Reconcentration Camps (Modified)

Some of the language and phrasing in this document has been modified from the original.

Head Note: By the late 1800ís, the Spanish were losing control of their colony, Cuba. Concerned about guerilla warfare in the countryside, they moved rural Cubans to "reconcentration" camps where the Spanish claimed they would be better able to protect them. However, people around the world saw newspaper reports that described horrible conditions in the camps for the Cuban people, who were called "reconcentrados." This account was forwarded to Washington D.C. by Fitzhugh Lee, who said its author was "a man of integrity and character."


We will tell you what we saw with our own eyes: 460 women and children thrown on the ground, heaped in piles like animals, some in a dying condition, others sick and others dead, dirty and helpless.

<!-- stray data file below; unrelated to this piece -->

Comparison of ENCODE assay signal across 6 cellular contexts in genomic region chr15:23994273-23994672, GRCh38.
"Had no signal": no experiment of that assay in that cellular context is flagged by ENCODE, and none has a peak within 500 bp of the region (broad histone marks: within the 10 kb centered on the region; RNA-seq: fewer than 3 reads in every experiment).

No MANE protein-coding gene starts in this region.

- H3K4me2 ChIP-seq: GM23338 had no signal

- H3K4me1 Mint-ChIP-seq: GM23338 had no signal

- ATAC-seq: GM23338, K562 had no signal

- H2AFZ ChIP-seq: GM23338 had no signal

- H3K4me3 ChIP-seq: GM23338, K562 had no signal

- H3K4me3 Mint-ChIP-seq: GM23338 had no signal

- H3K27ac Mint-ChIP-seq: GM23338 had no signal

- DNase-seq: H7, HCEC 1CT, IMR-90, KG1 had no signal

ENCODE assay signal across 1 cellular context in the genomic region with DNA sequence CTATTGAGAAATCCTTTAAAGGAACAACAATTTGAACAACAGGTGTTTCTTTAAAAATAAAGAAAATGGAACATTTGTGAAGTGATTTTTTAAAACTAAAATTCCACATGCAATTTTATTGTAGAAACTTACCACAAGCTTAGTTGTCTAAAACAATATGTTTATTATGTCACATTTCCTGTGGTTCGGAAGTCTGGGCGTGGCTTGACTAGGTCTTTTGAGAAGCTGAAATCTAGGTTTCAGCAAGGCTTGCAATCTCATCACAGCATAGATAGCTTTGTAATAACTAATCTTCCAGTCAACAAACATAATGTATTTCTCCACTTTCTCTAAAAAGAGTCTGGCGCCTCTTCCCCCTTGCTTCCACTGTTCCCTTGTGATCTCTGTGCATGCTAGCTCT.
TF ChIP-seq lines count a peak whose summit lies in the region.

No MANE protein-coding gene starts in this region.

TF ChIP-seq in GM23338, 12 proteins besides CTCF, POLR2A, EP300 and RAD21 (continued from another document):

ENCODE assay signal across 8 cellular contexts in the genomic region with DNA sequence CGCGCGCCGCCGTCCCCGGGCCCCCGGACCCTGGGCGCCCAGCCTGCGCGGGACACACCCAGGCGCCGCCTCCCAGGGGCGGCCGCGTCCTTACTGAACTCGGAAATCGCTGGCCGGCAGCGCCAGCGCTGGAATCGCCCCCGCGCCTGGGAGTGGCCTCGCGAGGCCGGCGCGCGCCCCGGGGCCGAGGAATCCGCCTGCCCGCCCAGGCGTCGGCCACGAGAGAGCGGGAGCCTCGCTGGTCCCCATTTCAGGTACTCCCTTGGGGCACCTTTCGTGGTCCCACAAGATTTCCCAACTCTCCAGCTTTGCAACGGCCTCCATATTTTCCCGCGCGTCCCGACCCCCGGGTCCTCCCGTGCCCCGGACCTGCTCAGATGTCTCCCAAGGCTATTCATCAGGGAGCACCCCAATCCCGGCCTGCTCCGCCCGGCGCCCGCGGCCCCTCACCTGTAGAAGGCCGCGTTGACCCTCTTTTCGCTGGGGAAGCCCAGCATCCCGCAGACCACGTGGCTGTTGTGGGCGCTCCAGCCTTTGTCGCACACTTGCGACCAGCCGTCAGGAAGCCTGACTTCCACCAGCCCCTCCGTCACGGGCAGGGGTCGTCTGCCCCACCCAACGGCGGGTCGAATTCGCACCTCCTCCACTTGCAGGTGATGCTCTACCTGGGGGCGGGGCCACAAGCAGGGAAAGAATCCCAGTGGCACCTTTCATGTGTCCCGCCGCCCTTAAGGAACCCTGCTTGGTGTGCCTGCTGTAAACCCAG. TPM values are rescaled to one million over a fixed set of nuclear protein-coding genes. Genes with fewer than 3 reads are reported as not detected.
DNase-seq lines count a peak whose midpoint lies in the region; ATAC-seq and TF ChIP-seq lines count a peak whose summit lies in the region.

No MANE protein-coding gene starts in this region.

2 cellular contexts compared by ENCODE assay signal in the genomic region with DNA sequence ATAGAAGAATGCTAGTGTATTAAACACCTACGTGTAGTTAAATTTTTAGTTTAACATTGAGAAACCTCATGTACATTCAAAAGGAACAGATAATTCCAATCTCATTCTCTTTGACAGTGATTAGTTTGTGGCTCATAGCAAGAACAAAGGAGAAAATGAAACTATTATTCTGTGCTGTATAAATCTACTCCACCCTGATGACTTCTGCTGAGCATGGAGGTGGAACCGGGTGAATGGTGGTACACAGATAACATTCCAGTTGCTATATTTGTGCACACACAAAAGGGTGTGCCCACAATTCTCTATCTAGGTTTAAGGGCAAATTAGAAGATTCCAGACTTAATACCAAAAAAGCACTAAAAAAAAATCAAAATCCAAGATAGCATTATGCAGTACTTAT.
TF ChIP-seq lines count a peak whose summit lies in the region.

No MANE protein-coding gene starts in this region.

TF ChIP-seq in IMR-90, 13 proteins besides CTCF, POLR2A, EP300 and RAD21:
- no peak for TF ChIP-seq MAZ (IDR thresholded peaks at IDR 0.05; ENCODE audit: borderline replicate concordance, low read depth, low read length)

Among the many deaths we witnessed, there was one scene impossible to forget. There was a young girl of 18 years, whom we found seemingly lifeless on the ground; on her right-hand side was the body of a young mother, cold and rigid, but with her young child still alive clinging to her dead breast; on her left-hand side was also the corpse of a dead woman holding her son in a dead embrace.

Bodies were piled up, dead and alive, so that it was impossible to take one step without walking over them; it was very dirty, there was little light, air, and water; there was not enough food to live on.

From all this evidence, we think that the number of deaths among the reconcentrados has amounted to 77 percent.

[Some of the language and phrasing in this document has been modified from the original.]

Source: Excerpt from an unsigned enclosure included with a telegram sent by Fitzhugh Lee, U.S. Consul-General in Cuba, November 27, 1897. Havana, Cuba.